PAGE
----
Cost of Long-Term Care Rises in Institutions, Stays Flat at Home

Annual survey finds continued hikes in nursing home rates but little increase in at-home care.

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Although long-term care costs in nursing homes and assisted living facilities continued to rise last year, in-home care costs did not increase at all, and have risen very little in the past six years, according to the 2011 Cost of Care Survey sponsored by Genworth Financial, a provider of long-term care insurance.

"Home care rates have remained flat in part because of increased competition among agencies and the availability of unskilled labor, and by avoiding costs associated with maintaining stand-alone health care facilities," the survey said. Most consumers prefer to receive care in their homes, and Genworth noted that more than two-thirds of its initial long-term care insurance claims are for in-home benefits.

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Institutional care costs, however, have continued to climb. "In 2005 the median annual rate for a private nursing home room was $60,225 compared with the 2011 median annual rate of $77,745," Genworth said. "This means that Americans can expect to pay approximately $17,520 more per year today for a nursing home than they had to pay in 2005. This increase represents a 4.35 percent compound annual growth rate over that period."

The survey provides details costs from nearly 15,500 care providers throughout the country. Genworth has provided an interactive tool to look at costs in 437 specific markets, and allows users to simultaneously compare up to three different markets.

While its overall cost trends are based on U.S. median prices, there are enormous state and area pricing differences. Genworth stressed that consumers may be able to find pricing discounts, service enhancements, and other provider benefits by carefully shopping around. Depending on the hours of care needed, and the time of the month when care is sought, some facilities might offer reduced prices, the company said in a consumer tip sheet accompanying the survey.

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According to a 2008 U.S. Department of Health and Human Services study cited in the survey, two out of every three people age 65 and older will need some form of long-term care during their remaining lives. While many consumers mistakenly think Medicare will cover long-term care expenses, it covers only in-hospital care and then only for a maximum of 100 days. Medicaid pays for most long-term care in the United States, but most people must first exhaust virtually all of their wealth before they can qualify for the program.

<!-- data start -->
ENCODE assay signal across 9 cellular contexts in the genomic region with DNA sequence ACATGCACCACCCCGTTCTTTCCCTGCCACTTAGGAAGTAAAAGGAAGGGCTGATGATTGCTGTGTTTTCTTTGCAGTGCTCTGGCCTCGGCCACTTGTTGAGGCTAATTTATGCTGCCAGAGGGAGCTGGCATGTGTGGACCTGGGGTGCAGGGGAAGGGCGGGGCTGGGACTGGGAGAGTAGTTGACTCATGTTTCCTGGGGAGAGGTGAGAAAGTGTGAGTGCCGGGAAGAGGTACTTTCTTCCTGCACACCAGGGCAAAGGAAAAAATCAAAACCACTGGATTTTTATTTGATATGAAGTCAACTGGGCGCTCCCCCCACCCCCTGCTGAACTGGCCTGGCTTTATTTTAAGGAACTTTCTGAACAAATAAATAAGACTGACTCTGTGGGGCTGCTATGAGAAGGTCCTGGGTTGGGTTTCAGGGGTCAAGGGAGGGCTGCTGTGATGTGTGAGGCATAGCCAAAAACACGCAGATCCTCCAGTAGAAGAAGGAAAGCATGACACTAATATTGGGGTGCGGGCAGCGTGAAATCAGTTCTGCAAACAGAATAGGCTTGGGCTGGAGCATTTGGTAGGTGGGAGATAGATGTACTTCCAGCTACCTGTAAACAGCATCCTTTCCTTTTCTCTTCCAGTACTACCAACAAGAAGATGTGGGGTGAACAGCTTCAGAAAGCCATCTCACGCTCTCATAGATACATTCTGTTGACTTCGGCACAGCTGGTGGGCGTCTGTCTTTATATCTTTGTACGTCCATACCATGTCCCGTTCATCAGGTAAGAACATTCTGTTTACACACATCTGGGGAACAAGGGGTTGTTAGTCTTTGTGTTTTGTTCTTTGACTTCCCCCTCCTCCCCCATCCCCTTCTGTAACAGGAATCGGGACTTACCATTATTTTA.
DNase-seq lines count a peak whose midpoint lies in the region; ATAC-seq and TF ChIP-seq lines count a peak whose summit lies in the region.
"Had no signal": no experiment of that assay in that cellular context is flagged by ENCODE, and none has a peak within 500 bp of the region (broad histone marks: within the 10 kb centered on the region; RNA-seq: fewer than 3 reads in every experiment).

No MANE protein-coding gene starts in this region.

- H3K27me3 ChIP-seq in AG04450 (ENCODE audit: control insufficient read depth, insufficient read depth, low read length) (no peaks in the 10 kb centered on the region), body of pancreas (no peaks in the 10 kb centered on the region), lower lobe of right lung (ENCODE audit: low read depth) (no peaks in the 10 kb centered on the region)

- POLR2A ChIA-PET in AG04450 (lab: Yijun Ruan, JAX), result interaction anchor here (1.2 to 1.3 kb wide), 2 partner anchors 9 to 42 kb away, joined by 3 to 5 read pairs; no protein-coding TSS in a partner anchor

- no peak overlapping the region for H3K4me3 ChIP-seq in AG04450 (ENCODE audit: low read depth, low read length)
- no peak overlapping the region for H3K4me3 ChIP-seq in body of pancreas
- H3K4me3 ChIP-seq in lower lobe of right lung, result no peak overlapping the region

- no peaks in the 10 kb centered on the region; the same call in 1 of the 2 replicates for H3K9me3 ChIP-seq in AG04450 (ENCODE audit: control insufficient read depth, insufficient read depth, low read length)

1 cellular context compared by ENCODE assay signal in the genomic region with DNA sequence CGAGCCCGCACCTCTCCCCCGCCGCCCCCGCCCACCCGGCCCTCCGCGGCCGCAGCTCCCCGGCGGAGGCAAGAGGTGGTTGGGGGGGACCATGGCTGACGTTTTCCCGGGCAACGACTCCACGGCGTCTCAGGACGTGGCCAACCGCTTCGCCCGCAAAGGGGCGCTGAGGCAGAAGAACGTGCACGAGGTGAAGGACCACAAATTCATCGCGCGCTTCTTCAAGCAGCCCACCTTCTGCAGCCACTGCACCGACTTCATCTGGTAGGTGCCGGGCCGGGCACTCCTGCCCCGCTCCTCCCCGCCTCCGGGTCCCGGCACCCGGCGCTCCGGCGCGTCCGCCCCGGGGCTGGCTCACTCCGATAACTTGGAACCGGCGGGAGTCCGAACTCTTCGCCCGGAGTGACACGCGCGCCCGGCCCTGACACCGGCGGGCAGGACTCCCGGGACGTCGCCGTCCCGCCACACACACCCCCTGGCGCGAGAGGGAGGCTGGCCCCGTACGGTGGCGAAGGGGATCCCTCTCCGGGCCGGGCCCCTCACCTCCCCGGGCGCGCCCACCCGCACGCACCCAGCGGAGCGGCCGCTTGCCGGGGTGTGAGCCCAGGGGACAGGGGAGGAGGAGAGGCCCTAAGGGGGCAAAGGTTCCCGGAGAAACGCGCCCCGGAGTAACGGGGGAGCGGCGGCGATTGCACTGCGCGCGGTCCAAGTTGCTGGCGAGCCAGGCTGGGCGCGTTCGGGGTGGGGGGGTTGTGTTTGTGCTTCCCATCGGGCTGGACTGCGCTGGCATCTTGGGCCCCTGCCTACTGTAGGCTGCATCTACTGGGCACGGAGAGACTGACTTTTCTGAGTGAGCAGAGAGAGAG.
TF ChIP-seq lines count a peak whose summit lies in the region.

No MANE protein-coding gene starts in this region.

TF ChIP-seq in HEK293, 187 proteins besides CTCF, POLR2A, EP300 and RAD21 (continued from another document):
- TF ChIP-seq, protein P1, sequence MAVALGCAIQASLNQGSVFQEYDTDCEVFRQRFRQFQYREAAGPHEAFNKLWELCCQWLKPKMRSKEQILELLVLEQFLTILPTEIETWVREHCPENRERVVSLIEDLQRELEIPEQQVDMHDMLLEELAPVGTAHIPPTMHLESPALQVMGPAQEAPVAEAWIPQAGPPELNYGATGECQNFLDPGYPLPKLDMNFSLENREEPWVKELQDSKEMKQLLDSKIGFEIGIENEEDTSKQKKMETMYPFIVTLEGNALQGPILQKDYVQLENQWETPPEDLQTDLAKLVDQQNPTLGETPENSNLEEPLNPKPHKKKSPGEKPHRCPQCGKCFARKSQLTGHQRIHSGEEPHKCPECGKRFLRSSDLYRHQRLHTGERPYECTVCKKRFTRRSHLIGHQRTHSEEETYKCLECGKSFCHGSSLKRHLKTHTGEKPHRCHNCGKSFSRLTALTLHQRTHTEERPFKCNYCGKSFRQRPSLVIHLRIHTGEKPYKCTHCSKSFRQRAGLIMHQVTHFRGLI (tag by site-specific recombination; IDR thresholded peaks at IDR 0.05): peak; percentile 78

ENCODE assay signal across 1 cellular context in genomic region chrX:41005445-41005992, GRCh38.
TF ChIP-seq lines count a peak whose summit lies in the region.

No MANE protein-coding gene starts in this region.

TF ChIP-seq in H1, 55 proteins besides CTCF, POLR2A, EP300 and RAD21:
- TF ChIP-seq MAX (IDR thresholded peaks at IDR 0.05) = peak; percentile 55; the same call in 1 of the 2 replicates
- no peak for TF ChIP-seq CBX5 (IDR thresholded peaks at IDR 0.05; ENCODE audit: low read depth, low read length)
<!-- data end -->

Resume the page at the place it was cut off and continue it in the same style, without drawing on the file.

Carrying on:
There are six different types of long-term care measured by the survey. Here are the details on each type of care, including cost trends.

Home-Based Services

Homemaker services (licensed). Provides "hands-off" care, such as helping with cooking and running errands. Often referred to as "personal care assistants" or "companions." This is the rate charged by a non-Medicare certified, licensed agency.

Minimum hourly rate: $9

Maximum hourly rate: $34

National median hourly rate: $18

Increase over 2010: zero percent

Six-year annual growth: 1.98 percent

U.S. average median annual expense: $41,184

State with highest median annual expense: Alaska; $59,374

State with lowest median annual expense: Alabama; $34,320

Home-health aide services (licensed). Provides "hands-on" personal care, but not medical care, in the home, with activities such as bathing, dressing, and transferring. This is the rate charged by a non-Medicare certified, licensed agency.

Minimum hourly rate: $10

Maximum hourly rate: $34

National median hourly rate: $19

Increase over 2010: zero percent

Six-year annual growth: 1.38 percent

U.S. average median annual expense: $43,472

State with highest median annual expense: Alaska; $60,632

State with lowest median annual expense: West Virginia; $35,464

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Adult day health care. Provides social and other related support services in a community-based, protective setting during any part of a day, but less than 24-hour care.

Minimum daily rate: $15

Maximum daily rate: 160

National median daily rate: $60

Increase over 2010: zero percent

Six-year annual growth: N/A

U.S. average median annual expense: $15,600

State with highest median annual expense: Vermont; $31,200

State with lowest median annual expense: Texas; $7,800

Services at a Facility

Assisted living facility (one bedroom/single occupancy). Provides "hands-on" personal care as well as medical care for those who are not able to live by themselves, but do not require constant care provided by a nursing home.

Minimum monthly rate: $674

Maximum monthly rate: $9,500

National median monthly rate: $3,261

Increase over 2010: 2.39 percent

Six-year annual growth: 5.99 percent

U.S. average median annual rate: $39,135

State with highest median annual rate: Alaska; $66,000

State with lowest median annual rate: Georgia; $28,800

Nursing home (semi-private room). Provides skilled nursing care 24 hours a day.

Minimum daily rate: $85

Maximum daily rate: $826

National median daily rate: $193

Increase over 2010: 5.7 percent

Six-year annual growth: 4.52 percent

U.S. average median annual rate: $70,445

State with highest median annual rate: Alaska; $222,285

State with lowest median annual rate: Texas; $46,355

Nursing home (private room). Provides skilled nursing care 24 hours a day.

Minimum daily rate: $89

Maximum daily rate: $826

National median daily rate: $213

Increase over 2010: 5.1 percent

Six-year annual growth: 4.35 percent.

U.S. average median annual rate: $77,745

State with highest median annual rate: Alaska; $227,760

State with lowest median annual rate: Missouri and Oklahoma (tie); $52,925

Twitter: @PhilMoeller